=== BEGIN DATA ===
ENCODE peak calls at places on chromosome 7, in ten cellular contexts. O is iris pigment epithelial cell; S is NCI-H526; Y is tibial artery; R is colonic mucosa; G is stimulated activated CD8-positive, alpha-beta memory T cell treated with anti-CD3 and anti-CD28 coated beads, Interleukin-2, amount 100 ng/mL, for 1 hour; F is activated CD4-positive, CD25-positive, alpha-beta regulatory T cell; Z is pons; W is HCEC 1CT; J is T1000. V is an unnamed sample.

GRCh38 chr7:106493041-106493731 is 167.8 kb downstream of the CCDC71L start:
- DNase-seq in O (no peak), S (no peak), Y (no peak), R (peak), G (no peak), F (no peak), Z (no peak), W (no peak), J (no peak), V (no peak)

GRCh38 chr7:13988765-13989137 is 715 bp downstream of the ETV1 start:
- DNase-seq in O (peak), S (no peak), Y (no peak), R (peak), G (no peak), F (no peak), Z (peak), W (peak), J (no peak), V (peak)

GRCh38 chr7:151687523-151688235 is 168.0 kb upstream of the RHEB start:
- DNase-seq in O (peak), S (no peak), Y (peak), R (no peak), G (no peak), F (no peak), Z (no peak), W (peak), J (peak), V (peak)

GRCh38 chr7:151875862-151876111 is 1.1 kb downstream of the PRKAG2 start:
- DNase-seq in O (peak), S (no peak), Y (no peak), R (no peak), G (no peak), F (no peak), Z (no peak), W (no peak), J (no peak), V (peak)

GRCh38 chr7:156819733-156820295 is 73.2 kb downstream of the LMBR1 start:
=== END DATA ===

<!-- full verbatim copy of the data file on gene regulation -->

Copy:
ENCODE peak calls at places on chromosome 7, in ten cellular contexts. O is iris pigment epithelial cell; S is NCI-H526; Y is tibial artery; R is colonic mucosa; G is stimulated activated CD8-positive, alpha-beta memory T cell treated with anti-CD3 and anti-CD28 coated beads, Interleukin-2, amount 100 ng/mL, for 1 hour; F is activated CD4-positive, CD25-positive, alpha-beta regulatory T cell; Z is pons; W is HCEC 1CT; J is T1000. V is an unnamed sample.

GRCh38 chr7:106493041-106493731 is 167.8 kb downstream of the CCDC71L start:
- DNase-seq in O (no peak), S (no peak), Y (no peak), R (peak), G (no peak), F (no peak), Z (no peak), W (no peak), J (no peak), V (no peak)

GRCh38 chr7:13988765-13989137 is 715 bp downstream of the ETV1 start:
- DNase-seq in O (peak), S (no peak), Y (no peak), R (peak), G (no peak), F (no peak), Z (peak), W (peak), J (no peak), V (peak)

GRCh38 chr7:151687523-151688235 is 168.0 kb upstream of the RHEB start:
- DNase-seq in O (peak), S (no peak), Y (peak), R (no peak), G (no peak), F (no peak), Z (no peak), W (peak), J (peak), V (peak)

GRCh38 chr7:151875862-151876111 is 1.1 kb downstream of the PRKAG2 start:
- DNase-seq in O (peak), S (no peak), Y (no peak), R (no peak), G (no peak), F (no peak), Z (no peak), W (no peak), J (no peak), V (peak)

GRCh38 chr7:156819733-156820295 is 73.2 kb downstream of the LMBR1 start: